The alpha 2 protein of S. cerevisiae, the product of the MAT alpha 2 gene, represses a set of cell-type-specific genes (the a-specific genes) by binding to an operator sequence upstream of each gene. We demonstrate that a second yeast regulatory protein, a1, the product of the MATa1 gene, can alter the binding specificity of alpha 2 so that it no longer recognizes the a-specific gene operator, but instead acquires the ability to recognize a different operator sequence found upstream of haploid-specific genes. Thus, under the influence of a1, alpha 2 can repress haploid-specific genes. An alpha cell expresses alpha 2 but not a1, so that alpha 2 turns off only the a-specific genes. An a/alpha cell makes both a1 and alpha 2, in a ratio that ensures that alpha 2 is distributed between two distinct binding modes: the alpha 2 binding mode and the a1-alpha 2 binding mode. Thus in an a/alpha cell, alpha 2 represses two distinct classes of genes.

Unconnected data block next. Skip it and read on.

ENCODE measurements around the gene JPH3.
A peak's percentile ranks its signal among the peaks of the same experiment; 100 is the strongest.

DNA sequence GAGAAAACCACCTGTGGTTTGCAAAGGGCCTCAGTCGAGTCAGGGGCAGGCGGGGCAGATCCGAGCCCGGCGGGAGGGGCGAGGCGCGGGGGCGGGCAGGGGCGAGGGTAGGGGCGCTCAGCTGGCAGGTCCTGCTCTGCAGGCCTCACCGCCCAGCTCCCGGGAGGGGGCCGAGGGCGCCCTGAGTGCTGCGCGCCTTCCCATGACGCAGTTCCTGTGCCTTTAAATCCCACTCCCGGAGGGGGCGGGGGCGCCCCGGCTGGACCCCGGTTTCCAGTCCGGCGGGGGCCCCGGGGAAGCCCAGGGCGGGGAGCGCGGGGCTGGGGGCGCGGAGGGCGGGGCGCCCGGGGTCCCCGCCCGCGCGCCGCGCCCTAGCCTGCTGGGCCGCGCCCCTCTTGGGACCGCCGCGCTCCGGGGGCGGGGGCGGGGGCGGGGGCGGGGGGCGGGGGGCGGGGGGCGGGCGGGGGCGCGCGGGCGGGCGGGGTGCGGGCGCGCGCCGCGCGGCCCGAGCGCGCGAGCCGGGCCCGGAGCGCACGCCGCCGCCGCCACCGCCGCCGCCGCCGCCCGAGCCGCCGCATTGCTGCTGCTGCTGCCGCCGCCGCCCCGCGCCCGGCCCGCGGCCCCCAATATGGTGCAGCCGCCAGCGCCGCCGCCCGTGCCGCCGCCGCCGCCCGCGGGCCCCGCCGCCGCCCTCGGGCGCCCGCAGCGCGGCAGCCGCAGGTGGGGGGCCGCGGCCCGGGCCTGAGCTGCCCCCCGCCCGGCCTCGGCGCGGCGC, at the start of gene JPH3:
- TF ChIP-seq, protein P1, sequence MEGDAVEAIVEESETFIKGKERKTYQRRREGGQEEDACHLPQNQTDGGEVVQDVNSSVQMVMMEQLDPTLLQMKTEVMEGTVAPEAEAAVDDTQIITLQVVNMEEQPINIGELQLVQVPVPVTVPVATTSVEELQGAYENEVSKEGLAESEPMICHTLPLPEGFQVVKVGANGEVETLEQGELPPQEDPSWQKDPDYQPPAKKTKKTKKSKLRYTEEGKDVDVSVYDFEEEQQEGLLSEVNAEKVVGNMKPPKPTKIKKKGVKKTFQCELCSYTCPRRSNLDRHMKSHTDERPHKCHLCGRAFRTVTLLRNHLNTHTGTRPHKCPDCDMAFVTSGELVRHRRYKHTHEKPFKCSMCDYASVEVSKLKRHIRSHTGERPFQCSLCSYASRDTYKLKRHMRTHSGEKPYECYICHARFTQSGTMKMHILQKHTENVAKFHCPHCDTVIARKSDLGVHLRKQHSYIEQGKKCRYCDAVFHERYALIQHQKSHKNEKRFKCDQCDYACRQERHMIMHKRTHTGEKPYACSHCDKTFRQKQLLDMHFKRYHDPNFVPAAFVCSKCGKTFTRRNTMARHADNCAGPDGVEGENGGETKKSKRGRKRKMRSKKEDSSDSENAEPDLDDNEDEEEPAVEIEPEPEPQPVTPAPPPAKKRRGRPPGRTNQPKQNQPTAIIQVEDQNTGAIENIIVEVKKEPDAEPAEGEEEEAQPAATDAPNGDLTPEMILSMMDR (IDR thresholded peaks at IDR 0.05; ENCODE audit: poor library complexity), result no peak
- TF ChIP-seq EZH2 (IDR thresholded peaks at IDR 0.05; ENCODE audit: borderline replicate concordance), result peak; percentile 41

|Evidence ID||Analyze ID||Interactor||Interactor Systematic Name||Interactor||Interactor Systematic Name||Type||Assay||Annotation||Action||Modification||Phenotype||Source||Reference||Note|
|Evidence ID||Analyze ID||Gene||Gene Systematic Name||Gene Ontology Term||Gene Ontology Term ID||Qualifier||Aspect||Method||Evidence||Source||Assigned On||Reference||Annotation Extension|
|Evidence ID||Analyze ID||Gene||Gene Systematic Name||Phenotype||Experiment Type||Experiment Type Category||Mutant Information||Strain Background||Chemical||Details||Reference|
|Evidence ID||Analyze ID||Regulator||Regulator Systematic Name||Target||Target Systematic Name||Experiment||Conditions||Strain||Source||Reference|